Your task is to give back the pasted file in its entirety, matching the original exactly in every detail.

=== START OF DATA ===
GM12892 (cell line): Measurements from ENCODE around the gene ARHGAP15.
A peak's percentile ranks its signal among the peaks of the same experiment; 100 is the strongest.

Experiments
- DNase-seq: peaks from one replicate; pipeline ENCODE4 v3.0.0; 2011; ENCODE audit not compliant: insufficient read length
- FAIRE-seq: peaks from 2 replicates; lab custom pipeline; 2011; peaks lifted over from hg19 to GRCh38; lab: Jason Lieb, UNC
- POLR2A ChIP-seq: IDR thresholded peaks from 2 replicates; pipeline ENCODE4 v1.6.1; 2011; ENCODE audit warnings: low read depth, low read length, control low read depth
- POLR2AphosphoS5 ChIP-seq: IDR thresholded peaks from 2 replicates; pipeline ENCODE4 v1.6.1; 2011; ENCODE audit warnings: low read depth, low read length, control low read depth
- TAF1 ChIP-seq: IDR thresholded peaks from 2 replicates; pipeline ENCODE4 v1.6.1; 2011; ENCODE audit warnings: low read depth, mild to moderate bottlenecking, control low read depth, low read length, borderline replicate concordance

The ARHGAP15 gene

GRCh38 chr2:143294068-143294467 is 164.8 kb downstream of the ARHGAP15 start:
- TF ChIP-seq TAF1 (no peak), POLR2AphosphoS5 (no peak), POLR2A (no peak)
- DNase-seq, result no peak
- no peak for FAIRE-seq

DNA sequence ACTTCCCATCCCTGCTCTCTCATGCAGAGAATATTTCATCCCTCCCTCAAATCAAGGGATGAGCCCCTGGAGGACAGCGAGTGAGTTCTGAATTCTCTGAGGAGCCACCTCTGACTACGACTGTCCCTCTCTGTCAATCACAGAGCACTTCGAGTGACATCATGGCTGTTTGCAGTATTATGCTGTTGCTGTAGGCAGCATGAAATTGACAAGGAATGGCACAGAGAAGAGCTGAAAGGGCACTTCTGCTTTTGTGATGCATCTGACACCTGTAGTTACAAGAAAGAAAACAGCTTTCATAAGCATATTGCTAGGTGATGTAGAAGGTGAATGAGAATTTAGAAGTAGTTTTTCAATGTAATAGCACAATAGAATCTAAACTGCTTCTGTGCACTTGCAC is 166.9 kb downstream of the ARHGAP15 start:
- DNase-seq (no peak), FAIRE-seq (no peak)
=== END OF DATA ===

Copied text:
GM12892 (cell line): Measurements from ENCODE around the gene ARHGAP15.
A peak's percentile ranks its signal among the peaks of the same experiment; 100 is the strongest.

Experiments
- DNase-seq: peaks from one replicate; pipeline ENCODE4 v3.0.0; 2011; ENCODE audit not compliant: insufficient read length
- FAIRE-seq: peaks from 2 replicates; lab custom pipeline; 2011; peaks lifted over from hg19 to GRCh38; lab: Jason Lieb, UNC
- POLR2A ChIP-seq: IDR thresholded peaks from 2 replicates; pipeline ENCODE4 v1.6.1; 2011; ENCODE audit warnings: low read depth, low read length, control low read depth
- POLR2AphosphoS5 ChIP-seq: IDR thresholded peaks from 2 replicates; pipeline ENCODE4 v1.6.1; 2011; ENCODE audit warnings: low read depth, low read length, control low read depth
- TAF1 ChIP-seq: IDR thresholded peaks from 2 replicates; pipeline ENCODE4 v1.6.1; 2011; ENCODE audit warnings: low read depth, mild to moderate bottlenecking, control low read depth, low read length, borderline replicate concordance

The ARHGAP15 gene

GRCh38 chr2:143294068-143294467 is 164.8 kb downstream of the ARHGAP15 start:
- TF ChIP-seq TAF1 (no peak), POLR2AphosphoS5 (no peak), POLR2A (no peak)
- DNase-seq, result no peak
- no peak for FAIRE-seq

DNA sequence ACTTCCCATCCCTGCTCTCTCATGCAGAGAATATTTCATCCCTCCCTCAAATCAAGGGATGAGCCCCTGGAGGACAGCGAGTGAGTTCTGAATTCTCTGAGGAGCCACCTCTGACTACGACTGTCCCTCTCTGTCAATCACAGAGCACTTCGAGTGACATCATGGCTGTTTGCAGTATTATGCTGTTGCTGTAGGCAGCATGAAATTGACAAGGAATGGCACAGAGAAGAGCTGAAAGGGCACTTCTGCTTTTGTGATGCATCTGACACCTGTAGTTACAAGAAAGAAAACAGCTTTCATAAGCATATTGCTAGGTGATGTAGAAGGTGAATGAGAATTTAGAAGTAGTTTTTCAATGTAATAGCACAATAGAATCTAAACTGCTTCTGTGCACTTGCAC is 166.9 kb downstream of the ARHGAP15 start:
- DNase-seq (no peak), FAIRE-seq (no peak)